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Journal Article

Citation

Young JF, Kranzler A, Gallop R, Mufson L. School Ment. Health 2012; 4(4): 254-264.

Copyright

(Copyright © 2012, Holtzbrinck Springer Nature Publishing Group)

DOI

10.1007/s12310-012-9078-9

PMID

unavailable

Abstract

This paper reports on school and social functioning outcomes in a randomized depression prevention study that compared Interpersonal Psychotherapy-Adolescent Skills Training (IPT-AST) with usual school counseling (SC). Outcome analyses were performed utilizing hierarchical linear models and mixed model analysis of variance. IPT-AST adolescents had significantly greater improvements than SC adolescents in total social functioning and friend functioning during the intervention. IPT-AST adolescents also demonstrated improvements in school, dating, and family functioning and emotional engagement in school, although these improvements were not significantly greater than seen in SC adolescents. Finally, in the 18 months following the intervention, IPT-AST adolescents were less likely than SC adolescents to be asked to leave school for academic or behavioral reasons. These findings extend the potential range of impact of depression prevention programs such as IPT-AST and provide preliminary evidence of the benefits of these programs on school and social functioning.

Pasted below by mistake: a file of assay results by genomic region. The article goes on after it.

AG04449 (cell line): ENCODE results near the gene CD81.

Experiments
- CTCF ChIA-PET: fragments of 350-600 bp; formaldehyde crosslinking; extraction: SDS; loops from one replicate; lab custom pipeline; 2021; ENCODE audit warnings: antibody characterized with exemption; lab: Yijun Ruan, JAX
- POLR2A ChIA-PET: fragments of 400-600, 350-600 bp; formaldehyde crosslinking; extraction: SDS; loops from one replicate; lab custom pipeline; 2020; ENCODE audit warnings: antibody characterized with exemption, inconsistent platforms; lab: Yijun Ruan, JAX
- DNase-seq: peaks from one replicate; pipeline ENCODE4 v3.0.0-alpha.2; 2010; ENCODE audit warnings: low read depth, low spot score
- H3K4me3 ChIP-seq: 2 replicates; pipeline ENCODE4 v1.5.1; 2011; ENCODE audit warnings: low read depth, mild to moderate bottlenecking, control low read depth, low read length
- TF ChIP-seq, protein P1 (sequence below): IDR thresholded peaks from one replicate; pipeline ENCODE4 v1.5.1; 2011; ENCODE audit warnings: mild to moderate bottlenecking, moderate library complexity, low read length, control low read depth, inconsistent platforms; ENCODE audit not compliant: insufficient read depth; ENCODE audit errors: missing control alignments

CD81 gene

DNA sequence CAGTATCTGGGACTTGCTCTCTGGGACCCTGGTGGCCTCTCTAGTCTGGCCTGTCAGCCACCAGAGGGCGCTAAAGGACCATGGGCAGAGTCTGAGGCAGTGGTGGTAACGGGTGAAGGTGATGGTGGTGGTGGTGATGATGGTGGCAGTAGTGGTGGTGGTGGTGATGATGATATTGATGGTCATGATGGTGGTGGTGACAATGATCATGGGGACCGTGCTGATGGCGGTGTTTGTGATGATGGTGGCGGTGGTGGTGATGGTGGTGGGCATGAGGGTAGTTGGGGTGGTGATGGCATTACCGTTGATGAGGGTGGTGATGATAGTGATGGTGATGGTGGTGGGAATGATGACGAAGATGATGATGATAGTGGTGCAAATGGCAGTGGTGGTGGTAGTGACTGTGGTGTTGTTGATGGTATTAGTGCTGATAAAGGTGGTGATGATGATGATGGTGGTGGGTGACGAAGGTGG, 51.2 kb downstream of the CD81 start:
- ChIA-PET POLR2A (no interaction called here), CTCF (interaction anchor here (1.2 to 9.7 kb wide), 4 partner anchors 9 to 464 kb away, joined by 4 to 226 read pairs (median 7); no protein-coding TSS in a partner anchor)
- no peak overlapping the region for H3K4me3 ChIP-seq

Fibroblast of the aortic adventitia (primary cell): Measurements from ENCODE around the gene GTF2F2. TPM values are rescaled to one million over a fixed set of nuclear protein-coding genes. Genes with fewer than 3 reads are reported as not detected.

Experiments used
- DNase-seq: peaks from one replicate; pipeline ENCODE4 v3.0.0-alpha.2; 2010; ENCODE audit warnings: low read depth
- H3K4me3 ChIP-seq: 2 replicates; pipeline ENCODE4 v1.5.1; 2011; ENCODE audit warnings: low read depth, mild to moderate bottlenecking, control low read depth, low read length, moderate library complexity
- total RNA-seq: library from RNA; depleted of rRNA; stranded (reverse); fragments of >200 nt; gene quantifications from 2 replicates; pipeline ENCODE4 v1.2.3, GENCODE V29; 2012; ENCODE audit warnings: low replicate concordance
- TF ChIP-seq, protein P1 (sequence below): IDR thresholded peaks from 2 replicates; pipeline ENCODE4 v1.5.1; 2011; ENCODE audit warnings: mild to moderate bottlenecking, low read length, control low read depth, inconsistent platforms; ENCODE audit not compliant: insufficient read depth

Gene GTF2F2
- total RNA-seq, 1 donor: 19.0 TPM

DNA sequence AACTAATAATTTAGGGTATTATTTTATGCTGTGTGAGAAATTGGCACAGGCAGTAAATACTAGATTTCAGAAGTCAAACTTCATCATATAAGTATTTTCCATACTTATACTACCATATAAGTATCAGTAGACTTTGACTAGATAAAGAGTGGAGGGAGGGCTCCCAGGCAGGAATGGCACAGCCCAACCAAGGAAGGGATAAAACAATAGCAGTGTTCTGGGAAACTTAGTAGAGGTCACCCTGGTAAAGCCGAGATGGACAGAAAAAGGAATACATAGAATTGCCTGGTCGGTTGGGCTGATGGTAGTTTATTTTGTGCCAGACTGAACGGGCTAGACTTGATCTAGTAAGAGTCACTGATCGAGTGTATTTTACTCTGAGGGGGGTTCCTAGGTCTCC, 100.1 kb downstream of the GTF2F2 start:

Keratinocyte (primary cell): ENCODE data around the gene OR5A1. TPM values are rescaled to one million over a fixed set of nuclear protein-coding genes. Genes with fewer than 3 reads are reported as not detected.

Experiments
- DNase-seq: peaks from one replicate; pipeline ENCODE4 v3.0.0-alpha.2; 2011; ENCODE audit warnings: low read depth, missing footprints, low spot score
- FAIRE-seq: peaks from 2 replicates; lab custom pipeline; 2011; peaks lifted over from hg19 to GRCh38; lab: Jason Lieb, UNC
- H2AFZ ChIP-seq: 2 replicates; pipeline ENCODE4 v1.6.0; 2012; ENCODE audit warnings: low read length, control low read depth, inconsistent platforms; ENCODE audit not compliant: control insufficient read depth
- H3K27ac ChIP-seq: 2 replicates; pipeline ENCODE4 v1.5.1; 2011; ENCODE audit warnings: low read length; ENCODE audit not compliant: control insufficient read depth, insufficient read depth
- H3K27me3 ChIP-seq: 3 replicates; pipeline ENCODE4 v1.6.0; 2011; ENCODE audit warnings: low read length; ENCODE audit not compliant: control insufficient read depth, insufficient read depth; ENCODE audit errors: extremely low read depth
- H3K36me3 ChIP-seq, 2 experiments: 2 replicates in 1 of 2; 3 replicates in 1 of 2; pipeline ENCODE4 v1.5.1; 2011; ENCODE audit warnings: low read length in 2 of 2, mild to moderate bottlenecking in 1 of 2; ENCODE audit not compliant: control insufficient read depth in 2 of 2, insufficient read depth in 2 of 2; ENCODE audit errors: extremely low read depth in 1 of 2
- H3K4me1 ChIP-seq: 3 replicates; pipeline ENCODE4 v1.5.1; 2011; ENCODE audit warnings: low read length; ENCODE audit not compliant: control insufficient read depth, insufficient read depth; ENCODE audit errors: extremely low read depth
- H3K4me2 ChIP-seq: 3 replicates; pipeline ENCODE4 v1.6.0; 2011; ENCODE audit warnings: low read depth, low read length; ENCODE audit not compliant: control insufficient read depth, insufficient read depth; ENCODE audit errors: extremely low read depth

Language: en

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